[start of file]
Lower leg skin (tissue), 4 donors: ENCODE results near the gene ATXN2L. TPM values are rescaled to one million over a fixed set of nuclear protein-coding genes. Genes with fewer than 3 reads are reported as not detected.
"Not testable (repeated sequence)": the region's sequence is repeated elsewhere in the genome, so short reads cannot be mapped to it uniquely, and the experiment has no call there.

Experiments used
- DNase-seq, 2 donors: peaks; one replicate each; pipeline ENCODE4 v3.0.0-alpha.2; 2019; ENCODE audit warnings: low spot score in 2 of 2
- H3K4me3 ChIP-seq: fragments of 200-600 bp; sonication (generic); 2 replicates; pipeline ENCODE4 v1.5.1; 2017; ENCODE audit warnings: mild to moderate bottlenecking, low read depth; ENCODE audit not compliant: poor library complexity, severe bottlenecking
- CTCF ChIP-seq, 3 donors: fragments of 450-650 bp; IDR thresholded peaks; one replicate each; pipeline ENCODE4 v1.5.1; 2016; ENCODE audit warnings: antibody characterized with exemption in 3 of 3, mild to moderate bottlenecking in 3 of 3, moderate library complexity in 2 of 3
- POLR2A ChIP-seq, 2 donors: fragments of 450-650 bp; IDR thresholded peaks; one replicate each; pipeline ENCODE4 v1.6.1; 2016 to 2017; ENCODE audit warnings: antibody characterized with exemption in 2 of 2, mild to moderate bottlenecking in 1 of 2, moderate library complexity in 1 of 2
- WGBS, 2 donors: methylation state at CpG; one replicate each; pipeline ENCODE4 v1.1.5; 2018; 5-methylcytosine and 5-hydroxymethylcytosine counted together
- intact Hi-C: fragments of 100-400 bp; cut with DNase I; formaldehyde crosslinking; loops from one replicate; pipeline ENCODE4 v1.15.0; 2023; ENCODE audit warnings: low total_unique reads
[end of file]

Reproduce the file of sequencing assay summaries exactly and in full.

Lower leg skin (tissue), 4 donors: ENCODE results near the gene ATXN2L. TPM values are rescaled to one million over a fixed set of nuclear protein-coding genes. Genes with fewer than 3 reads are reported as not detected.
"Not testable (repeated sequence)": the region's sequence is repeated elsewhere in the genome, so short reads cannot be mapped to it uniquely, and the experiment has no call there.

Experiments used
- DNase-seq, 2 donors: peaks; one replicate each; pipeline ENCODE4 v3.0.0-alpha.2; 2019; ENCODE audit warnings: low spot score in 2 of 2
- H3K4me3 ChIP-seq: fragments of 200-600 bp; sonication (generic); 2 replicates; pipeline ENCODE4 v1.5.1; 2017; ENCODE audit warnings: mild to moderate bottlenecking, low read depth; ENCODE audit not compliant: poor library complexity, severe bottlenecking
- CTCF ChIP-seq, 3 donors: fragments of 450-650 bp; IDR thresholded peaks; one replicate each; pipeline ENCODE4 v1.5.1; 2016; ENCODE audit warnings: antibody characterized with exemption in 3 of 3, mild to moderate bottlenecking in 3 of 3, moderate library complexity in 2 of 3
- POLR2A ChIP-seq, 2 donors: fragments of 450-650 bp; IDR thresholded peaks; one replicate each; pipeline ENCODE4 v1.6.1; 2016 to 2017; ENCODE audit warnings: antibody characterized with exemption in 2 of 2, mild to moderate bottlenecking in 1 of 2, moderate library complexity in 1 of 2
- WGBS, 2 donors: methylation state at CpG; one replicate each; pipeline ENCODE4 v1.1.5; 2018; 5-methylcytosine and 5-hydroxymethylcytosine counted together
- intact Hi-C: fragments of 100-400 bp; cut with DNase I; formaldehyde crosslinking; loops from one replicate; pipeline ENCODE4 v1.15.0; 2023; ENCODE audit warnings: low total_unique reads